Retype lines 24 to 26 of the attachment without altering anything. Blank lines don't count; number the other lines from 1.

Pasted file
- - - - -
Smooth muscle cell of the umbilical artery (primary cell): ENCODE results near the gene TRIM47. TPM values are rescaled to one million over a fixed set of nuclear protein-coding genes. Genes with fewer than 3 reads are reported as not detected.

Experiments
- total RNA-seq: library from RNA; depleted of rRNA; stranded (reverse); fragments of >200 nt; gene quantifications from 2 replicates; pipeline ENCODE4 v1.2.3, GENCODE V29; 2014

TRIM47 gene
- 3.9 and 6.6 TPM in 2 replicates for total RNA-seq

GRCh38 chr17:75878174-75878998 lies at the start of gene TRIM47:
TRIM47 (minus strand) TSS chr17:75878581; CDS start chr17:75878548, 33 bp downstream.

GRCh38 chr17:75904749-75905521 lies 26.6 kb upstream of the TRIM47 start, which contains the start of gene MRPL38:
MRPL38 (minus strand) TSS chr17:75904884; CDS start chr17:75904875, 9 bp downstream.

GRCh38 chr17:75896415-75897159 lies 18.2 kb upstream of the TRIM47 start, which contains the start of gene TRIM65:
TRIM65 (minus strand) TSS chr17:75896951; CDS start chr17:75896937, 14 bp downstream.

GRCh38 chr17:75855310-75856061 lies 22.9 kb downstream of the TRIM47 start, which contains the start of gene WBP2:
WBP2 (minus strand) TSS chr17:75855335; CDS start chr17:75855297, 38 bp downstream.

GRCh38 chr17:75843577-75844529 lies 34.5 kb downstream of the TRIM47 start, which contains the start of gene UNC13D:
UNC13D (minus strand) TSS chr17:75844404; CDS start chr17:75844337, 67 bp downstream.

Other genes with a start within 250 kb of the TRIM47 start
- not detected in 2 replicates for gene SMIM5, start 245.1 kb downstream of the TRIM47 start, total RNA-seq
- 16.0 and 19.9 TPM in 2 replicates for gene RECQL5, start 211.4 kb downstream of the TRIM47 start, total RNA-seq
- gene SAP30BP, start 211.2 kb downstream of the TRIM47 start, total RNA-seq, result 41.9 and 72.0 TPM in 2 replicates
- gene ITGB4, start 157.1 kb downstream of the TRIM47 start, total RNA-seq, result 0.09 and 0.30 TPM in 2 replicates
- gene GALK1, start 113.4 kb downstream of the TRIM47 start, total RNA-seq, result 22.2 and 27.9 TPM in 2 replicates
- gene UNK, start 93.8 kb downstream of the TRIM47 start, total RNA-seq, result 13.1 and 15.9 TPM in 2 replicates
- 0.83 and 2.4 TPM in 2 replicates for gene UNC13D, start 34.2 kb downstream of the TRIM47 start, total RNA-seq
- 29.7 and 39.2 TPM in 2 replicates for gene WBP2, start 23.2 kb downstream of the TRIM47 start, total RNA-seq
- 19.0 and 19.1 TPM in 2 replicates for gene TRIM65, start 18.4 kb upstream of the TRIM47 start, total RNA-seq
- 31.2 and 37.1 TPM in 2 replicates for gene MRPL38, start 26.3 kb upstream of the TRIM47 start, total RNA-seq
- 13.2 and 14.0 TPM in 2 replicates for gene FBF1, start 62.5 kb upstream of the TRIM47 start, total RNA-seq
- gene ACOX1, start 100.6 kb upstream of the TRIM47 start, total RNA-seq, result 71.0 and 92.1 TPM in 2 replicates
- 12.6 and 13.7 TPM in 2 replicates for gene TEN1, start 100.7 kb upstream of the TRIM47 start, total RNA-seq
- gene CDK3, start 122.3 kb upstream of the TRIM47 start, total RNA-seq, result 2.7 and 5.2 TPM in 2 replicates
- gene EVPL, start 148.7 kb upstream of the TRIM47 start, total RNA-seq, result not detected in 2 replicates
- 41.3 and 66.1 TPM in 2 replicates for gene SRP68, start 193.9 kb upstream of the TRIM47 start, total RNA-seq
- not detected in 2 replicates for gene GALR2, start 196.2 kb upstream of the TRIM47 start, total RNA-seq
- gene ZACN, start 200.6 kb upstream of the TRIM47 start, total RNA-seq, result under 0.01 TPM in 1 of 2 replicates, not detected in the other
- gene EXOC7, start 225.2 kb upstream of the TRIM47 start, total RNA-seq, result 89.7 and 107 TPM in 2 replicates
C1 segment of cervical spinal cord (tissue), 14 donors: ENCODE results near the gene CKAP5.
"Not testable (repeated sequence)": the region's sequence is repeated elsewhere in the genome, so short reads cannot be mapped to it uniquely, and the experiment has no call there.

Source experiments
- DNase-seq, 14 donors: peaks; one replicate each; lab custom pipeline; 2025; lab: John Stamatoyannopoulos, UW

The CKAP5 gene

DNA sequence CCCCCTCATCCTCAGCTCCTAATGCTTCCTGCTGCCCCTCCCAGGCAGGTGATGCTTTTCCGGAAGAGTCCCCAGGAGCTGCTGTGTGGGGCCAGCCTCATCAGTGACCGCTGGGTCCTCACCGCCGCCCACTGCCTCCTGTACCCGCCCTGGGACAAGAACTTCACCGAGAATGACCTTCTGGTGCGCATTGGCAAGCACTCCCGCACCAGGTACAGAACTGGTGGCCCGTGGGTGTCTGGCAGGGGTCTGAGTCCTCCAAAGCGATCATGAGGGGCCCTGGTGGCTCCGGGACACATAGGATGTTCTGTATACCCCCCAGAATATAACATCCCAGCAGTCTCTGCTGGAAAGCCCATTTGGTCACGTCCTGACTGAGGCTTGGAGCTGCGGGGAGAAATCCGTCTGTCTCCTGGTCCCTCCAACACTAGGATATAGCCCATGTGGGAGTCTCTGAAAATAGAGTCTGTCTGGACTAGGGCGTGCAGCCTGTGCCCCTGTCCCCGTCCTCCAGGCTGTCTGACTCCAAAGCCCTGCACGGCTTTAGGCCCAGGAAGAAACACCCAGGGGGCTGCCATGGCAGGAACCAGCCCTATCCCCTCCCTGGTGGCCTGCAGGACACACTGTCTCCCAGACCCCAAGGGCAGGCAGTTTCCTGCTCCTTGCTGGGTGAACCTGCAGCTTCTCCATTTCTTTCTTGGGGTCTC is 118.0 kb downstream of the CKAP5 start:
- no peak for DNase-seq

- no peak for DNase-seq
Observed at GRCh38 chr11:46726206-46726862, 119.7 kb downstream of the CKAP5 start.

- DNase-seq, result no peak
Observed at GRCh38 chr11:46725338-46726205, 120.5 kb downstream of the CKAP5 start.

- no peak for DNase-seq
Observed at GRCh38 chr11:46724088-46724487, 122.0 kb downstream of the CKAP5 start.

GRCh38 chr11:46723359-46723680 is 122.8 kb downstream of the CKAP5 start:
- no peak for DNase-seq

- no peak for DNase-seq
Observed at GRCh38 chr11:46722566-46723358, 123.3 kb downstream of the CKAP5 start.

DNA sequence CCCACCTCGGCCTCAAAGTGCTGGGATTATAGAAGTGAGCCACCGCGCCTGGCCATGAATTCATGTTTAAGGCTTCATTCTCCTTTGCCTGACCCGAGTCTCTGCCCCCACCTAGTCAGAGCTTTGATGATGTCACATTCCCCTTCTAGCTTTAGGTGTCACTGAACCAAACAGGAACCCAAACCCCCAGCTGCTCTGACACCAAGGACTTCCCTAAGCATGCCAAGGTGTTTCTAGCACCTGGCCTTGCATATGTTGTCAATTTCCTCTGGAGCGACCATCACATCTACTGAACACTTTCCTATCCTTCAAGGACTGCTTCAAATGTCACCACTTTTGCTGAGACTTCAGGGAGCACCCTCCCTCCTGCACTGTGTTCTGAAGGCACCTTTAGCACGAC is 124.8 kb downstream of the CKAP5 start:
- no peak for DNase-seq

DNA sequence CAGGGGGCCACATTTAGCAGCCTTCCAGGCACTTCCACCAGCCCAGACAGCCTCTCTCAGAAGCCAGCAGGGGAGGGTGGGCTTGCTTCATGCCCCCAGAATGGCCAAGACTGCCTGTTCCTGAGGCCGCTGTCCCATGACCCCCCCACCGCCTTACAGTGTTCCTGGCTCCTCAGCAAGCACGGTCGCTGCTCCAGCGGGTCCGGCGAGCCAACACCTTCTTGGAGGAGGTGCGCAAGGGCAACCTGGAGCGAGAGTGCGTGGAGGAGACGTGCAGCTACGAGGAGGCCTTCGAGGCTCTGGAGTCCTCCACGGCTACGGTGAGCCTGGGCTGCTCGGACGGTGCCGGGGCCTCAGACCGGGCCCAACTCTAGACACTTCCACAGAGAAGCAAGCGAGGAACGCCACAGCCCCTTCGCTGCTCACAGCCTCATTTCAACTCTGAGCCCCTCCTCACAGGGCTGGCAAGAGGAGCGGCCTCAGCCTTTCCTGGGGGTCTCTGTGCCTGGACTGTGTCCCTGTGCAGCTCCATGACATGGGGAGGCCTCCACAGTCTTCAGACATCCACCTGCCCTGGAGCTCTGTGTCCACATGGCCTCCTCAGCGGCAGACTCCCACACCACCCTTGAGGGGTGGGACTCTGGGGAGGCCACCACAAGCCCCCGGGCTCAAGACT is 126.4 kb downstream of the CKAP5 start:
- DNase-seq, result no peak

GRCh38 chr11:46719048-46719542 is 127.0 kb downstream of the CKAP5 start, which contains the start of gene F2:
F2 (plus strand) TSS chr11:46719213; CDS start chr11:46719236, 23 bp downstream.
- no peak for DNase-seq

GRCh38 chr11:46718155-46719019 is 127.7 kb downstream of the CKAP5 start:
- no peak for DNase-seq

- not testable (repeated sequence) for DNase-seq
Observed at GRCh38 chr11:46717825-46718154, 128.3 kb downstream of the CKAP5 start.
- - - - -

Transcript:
- 29.7 and 39.2 TPM in 2 replicates for gene WBP2, start 23.2 kb downstream of the TRIM47 start, total RNA-seq
- 19.0 and 19.1 TPM in 2 replicates for gene TRIM65, start 18.4 kb upstream of the TRIM47 start, total RNA-seq
- 31.2 and 37.1 TPM in 2 replicates for gene MRPL38, start 26.3 kb upstream of the TRIM47 start, total RNA-seq